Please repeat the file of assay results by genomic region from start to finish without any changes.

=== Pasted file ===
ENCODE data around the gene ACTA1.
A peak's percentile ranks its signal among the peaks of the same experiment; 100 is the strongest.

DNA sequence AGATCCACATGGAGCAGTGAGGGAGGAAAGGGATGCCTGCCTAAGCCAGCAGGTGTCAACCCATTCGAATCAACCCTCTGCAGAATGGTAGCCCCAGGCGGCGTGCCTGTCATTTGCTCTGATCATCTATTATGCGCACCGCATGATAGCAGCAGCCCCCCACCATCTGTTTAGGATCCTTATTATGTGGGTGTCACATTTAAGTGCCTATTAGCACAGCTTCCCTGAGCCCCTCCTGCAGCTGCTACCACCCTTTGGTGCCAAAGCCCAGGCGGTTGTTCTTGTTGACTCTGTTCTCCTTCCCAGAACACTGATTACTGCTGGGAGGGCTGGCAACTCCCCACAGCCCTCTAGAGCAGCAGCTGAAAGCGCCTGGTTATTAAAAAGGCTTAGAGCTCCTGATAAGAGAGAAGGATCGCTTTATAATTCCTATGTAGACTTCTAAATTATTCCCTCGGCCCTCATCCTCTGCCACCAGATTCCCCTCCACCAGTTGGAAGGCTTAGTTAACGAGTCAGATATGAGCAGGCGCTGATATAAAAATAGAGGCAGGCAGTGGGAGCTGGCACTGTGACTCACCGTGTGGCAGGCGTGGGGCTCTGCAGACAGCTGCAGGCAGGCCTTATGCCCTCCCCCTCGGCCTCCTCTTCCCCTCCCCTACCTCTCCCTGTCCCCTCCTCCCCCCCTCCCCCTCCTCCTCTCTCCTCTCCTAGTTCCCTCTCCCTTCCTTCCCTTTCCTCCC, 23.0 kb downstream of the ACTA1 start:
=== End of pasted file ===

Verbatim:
ENCODE data around the gene ACTA1.
A peak's percentile ranks its signal among the peaks of the same experiment; 100 is the strongest.

DNA sequence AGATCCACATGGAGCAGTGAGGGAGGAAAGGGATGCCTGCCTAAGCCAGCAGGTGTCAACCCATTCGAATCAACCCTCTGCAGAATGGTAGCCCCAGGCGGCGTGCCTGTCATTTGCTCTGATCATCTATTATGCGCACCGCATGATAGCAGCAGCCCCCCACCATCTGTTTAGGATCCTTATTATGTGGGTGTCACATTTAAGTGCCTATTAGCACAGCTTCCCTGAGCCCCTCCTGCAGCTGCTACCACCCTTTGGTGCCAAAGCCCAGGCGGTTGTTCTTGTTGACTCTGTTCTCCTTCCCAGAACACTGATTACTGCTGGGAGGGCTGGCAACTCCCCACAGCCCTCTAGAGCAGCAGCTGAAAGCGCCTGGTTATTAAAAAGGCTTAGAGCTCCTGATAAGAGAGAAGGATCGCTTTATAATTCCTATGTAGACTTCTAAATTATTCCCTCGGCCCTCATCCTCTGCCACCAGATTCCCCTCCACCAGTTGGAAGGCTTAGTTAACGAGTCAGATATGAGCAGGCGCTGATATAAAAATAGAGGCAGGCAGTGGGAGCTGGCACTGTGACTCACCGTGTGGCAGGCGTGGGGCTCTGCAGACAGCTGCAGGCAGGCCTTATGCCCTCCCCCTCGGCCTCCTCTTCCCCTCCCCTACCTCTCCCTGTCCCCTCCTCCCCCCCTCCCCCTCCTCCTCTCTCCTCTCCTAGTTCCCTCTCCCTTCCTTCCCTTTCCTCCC, 23.0 kb downstream of the ACTA1 start: